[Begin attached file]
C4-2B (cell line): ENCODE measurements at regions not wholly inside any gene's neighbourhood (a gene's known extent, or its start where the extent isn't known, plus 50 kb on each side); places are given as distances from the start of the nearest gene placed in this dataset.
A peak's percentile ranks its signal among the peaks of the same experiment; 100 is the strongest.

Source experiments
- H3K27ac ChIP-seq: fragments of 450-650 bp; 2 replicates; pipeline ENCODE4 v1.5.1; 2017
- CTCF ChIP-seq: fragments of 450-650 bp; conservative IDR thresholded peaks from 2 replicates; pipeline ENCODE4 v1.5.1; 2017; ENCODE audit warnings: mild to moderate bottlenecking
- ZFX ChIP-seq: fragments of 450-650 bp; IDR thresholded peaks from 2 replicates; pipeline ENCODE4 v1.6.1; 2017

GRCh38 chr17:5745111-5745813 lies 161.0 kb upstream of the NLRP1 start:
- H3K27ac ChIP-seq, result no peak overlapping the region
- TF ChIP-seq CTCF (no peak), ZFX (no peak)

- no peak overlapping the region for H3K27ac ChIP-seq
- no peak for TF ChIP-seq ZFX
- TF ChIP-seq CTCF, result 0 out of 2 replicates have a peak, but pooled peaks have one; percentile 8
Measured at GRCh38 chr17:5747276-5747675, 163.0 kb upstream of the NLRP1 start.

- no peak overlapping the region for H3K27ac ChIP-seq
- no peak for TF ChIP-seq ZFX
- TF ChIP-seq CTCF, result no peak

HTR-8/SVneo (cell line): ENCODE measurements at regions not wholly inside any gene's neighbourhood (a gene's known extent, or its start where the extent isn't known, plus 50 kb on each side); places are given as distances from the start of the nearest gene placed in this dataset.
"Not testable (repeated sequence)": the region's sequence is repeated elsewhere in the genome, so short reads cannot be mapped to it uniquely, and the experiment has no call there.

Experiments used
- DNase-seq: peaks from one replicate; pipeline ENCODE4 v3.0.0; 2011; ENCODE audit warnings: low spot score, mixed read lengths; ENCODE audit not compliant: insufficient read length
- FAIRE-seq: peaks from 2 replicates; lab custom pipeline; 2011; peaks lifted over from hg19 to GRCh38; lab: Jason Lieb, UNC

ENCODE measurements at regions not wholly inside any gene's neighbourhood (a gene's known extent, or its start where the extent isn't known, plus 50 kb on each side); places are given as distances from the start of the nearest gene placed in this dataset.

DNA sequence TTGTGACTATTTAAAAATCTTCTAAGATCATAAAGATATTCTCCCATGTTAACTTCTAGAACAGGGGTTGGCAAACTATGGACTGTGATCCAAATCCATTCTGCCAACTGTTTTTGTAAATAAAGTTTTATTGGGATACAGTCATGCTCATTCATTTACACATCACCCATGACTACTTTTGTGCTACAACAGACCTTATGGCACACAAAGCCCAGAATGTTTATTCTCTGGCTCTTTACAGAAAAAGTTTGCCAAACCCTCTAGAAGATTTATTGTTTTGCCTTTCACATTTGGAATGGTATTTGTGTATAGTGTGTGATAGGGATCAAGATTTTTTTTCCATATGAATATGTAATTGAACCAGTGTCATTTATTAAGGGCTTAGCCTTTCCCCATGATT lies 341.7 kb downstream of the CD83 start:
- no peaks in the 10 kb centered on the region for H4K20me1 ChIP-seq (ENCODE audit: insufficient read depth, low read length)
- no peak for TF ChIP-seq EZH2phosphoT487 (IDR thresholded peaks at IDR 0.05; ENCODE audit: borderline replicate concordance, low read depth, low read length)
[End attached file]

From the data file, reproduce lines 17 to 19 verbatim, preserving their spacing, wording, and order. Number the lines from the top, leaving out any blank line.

HTR-8/SVneo (cell line): ENCODE measurements at regions not wholly inside any gene's neighbourhood (a gene's known extent, or its start where the extent isn't known, plus 50 kb on each side); places are given as distances from the start of the nearest gene placed in this dataset.
"Not testable (repeated sequence)": the region's sequence is repeated elsewhere in the genome, so short reads cannot be mapped to it uniquely, and the experiment has no call there.

Experiments used